Volcanoes have long been known to have an impact on climate - the 1815 Tambora volcanic eruption is famous for its impact on climate worldwide, making 1816 the 'Year Without a Summer'.
Maybe they are the reason global warming has not taken off the way climate researchers estimated it would. Sulfur dioxide gas that eruptions expel might be cooling the atmosphere more than previously thought, contributing to the recent slowdown in global warming, according to a new study.
Droplets of sulfuric acid that form when sulfur dioxide gas combines with oxygen in the upper atmosphere can remain for many months, reflecting sunlight away from Earth and lowering temperatures. Climate scientists had said that relatively minor eruptions -- those in the lower half of a scale used to rate volcano "explosivity"-- do not contribute much to this cooling phenomenon.
But new ground-, air- and satellite measurements show that small volcanic eruptions that occurred between 2000 and 2013 have deflected almost double the amount of solar radiation previously estimated. By knocking incoming solar energy back out into space, sulfuric acid particles from these recent eruptions could be responsible for decreasing global temperatures by 0.09 to 0.22 degrees Fahrenheit since 2000.
These new data could help to explain why increases in global temperatures have slowed over the past 15 years, a period dubbed the 'global warming hiatus,' according to the study's authors.
The warmest year on record is 1998. After that, the steep climb in global temperatures observed over the 20th century appeared to level off. Scientists previously suggested that weak solar activity or heat uptake by the oceans could be responsible for this lull in temperature increases, but only recently have they thought minor volcanic eruptions might be a factor.
Climate projections typically don't include the effect of volcanic eruptions, as these events are nearly impossible to predict, according to Alan Robock, a climatologist at Rutgers University in New Brunswick, N.J., who was not involved in the study. Only large eruptions on the scale of the cataclysmic 1991 Mount Pinatubo eruption in the Philippines, which ejected an estimated 20 million metric tons (44 billion pounds) of sulfur, were thought to impact global climate. But according to David Ridley, an atmospheric scientist at the Massachusetts Institute of Technology in Cambridge and lead author of the new study, classic climate models weren't adding up.
"The prediction of global temperature from the [latest] models indicated continuing strong warming post-2000, when in reality the rate of warming has slowed," said Ridley. That meant to him that a piece of the puzzle was missing, and he found it at the intersection of two atmospheric layers, the stratosphere and the troposphere-- the lowest layer of the atmosphere, where all weather takes place. Those layers meet between 10 and 15 kilometers (six to nine miles) above the Earth.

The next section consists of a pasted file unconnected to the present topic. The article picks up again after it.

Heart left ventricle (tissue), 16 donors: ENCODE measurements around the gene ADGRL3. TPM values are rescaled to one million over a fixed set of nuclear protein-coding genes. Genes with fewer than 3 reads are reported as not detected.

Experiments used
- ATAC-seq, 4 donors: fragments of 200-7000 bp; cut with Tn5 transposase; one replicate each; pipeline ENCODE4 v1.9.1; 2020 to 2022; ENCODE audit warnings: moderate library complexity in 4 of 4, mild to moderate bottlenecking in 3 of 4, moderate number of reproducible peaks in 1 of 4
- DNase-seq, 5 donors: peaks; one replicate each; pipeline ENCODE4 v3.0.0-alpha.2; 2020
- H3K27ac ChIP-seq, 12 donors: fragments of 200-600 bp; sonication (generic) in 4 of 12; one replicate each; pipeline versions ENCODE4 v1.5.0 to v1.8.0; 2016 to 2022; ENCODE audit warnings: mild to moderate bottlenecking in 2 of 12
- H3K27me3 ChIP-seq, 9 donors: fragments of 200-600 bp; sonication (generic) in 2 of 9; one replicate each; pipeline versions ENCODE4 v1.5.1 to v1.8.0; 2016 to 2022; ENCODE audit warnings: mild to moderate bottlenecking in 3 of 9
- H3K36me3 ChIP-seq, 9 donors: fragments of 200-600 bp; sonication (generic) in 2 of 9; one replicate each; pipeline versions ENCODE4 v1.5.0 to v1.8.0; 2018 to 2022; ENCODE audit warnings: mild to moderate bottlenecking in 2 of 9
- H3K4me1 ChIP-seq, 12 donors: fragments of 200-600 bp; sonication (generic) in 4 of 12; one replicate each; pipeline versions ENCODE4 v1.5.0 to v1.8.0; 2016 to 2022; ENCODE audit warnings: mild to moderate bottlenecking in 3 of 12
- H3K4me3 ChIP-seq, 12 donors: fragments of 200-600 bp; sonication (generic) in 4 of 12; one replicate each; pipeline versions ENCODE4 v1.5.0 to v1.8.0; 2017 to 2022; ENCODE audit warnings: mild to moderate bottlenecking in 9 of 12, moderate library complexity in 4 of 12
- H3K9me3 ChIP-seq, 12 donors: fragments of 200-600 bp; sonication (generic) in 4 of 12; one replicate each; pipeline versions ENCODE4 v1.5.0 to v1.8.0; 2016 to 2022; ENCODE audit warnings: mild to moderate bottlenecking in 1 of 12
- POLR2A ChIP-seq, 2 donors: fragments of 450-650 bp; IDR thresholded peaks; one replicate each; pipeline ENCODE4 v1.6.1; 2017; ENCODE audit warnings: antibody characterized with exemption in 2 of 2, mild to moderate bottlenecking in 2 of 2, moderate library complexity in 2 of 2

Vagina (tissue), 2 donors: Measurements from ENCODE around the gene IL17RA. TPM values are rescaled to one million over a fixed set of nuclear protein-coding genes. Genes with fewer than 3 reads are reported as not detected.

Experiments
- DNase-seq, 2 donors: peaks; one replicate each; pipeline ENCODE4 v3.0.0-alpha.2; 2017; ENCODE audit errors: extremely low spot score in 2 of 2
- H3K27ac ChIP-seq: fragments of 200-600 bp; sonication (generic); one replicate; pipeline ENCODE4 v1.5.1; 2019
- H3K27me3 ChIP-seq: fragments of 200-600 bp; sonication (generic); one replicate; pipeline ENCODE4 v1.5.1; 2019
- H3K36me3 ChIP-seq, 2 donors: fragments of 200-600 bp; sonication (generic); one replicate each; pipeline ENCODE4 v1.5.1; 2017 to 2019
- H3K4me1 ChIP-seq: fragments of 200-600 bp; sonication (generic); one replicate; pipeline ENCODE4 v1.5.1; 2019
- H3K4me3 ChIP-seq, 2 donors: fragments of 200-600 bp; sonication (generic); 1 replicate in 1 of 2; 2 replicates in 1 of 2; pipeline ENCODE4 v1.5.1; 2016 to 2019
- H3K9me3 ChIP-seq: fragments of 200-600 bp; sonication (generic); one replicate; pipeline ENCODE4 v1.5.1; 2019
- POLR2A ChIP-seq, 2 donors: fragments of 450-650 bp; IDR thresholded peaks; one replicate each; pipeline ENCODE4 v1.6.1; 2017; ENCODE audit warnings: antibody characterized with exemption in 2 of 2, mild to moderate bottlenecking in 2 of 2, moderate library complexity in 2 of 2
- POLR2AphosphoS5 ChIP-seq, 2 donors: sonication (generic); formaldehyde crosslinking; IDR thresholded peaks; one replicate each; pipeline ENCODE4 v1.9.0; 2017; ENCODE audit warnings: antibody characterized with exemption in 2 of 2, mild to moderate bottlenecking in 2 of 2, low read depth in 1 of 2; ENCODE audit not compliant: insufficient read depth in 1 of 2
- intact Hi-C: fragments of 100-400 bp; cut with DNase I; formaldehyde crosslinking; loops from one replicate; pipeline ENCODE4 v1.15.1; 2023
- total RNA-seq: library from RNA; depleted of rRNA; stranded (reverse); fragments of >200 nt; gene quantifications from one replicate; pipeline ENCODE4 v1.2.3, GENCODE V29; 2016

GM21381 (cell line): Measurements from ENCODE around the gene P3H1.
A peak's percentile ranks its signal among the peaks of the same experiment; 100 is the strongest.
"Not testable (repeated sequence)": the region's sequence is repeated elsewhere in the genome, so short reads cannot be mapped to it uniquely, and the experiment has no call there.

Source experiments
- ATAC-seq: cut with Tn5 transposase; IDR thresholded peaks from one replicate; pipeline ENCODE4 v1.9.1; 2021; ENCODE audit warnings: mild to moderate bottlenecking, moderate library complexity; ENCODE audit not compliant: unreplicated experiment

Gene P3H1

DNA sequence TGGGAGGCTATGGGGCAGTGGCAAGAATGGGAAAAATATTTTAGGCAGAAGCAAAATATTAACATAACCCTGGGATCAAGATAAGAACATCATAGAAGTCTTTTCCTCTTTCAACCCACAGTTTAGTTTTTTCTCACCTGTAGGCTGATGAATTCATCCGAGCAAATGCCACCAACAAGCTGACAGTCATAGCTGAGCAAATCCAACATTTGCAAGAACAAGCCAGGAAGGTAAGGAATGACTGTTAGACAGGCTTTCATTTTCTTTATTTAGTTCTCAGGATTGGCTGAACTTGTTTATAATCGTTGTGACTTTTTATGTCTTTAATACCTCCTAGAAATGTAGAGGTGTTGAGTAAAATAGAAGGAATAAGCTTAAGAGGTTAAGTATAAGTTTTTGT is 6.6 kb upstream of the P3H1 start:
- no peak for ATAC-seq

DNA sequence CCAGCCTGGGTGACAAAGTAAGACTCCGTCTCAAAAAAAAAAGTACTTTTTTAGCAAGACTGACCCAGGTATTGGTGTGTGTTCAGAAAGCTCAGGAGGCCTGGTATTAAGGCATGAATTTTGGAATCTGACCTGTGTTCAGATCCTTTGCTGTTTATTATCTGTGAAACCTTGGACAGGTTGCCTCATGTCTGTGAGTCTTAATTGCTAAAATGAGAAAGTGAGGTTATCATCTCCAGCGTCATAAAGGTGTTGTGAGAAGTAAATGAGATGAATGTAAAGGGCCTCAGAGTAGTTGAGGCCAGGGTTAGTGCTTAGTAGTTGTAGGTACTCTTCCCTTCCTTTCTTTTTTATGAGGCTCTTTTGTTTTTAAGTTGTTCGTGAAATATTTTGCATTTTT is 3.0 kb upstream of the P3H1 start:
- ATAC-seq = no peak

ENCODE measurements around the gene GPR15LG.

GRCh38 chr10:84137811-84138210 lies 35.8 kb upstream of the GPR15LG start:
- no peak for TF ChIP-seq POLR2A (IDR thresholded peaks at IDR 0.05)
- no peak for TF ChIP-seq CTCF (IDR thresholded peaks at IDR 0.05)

Traditionally, scientists have used satellites to measure sulfuric acid droplets and other fine, suspended particles, or aerosols, that erupting volcanoes spew into the stratosphere. But ordinary water-vapor clouds in the troposphere can foil data collection below 15 km, Ridley said. "The satellite data does a great job of monitoring the particles above 15 km, which is fine in the tropics. However, towards the poles we are missing more and more of the particles residing in the lower stratosphere that can reach down to 10 km."
To get around this, the new study combined observations from ground-, air- and space-based instruments to better observe aerosols in the lower portion of the stratosphere.
Four lidar systems measured laser light bouncing off aerosols to estimate the particles' stratospheric concentrations, while a balloon-borne particle counter and satellite datasets provided cross-checks on the lidar measurements. A global network of ground-based sun-photometers, called AERONET, also detected aerosols by measuring the intensity of sunlight reaching the instruments. Together, these observing systems provided a more complete picture of the total amount of aerosols in the stratosphere, according to the study authors.
Including these new observations in a simple climate model, the researchers found that volcanic eruptions reduced the incoming solar power by -0.19 ± 0.09 watts of sunlight per square meter of the Earth's surface during the 'global warming hiatus', enough to lower global surface temperatures by 0.05 to 0.12 degrees Celsius (0.09 to 0.22 degrees Fahrenheit). By contrast, other studies have shown that the 1991 Mount Pinatubo eruption warded off about three to five watts per square meter at its peak, but tapered off to background levels in the years following the eruption. The shading from Pinatubo corresponded to a global temperature drop of 0.5 degrees Celsius (0.9 degrees Fahrenheit).
Robock said the new research provides evidence that there may be more aerosols in the atmosphere than previously thought. "This is part of the story about what has been driving climate change for the past 15 years," he said. "It's the best analysis we've had of the effects of a lot of small volcanic eruptions on climate."
Ridley said he hopes the new data will make their way into climate models and help explain some of the inconsistencies that climate scientists have noted between the models and what is being observed.
Robock cautioned, however, that the ground-based AERONET instruments that the researchers used were developed to measure aerosols in the troposphere, not the stratosphere. To build the best climate models, he said, a more robust monitoring system for stratospheric aerosols will need to be developed.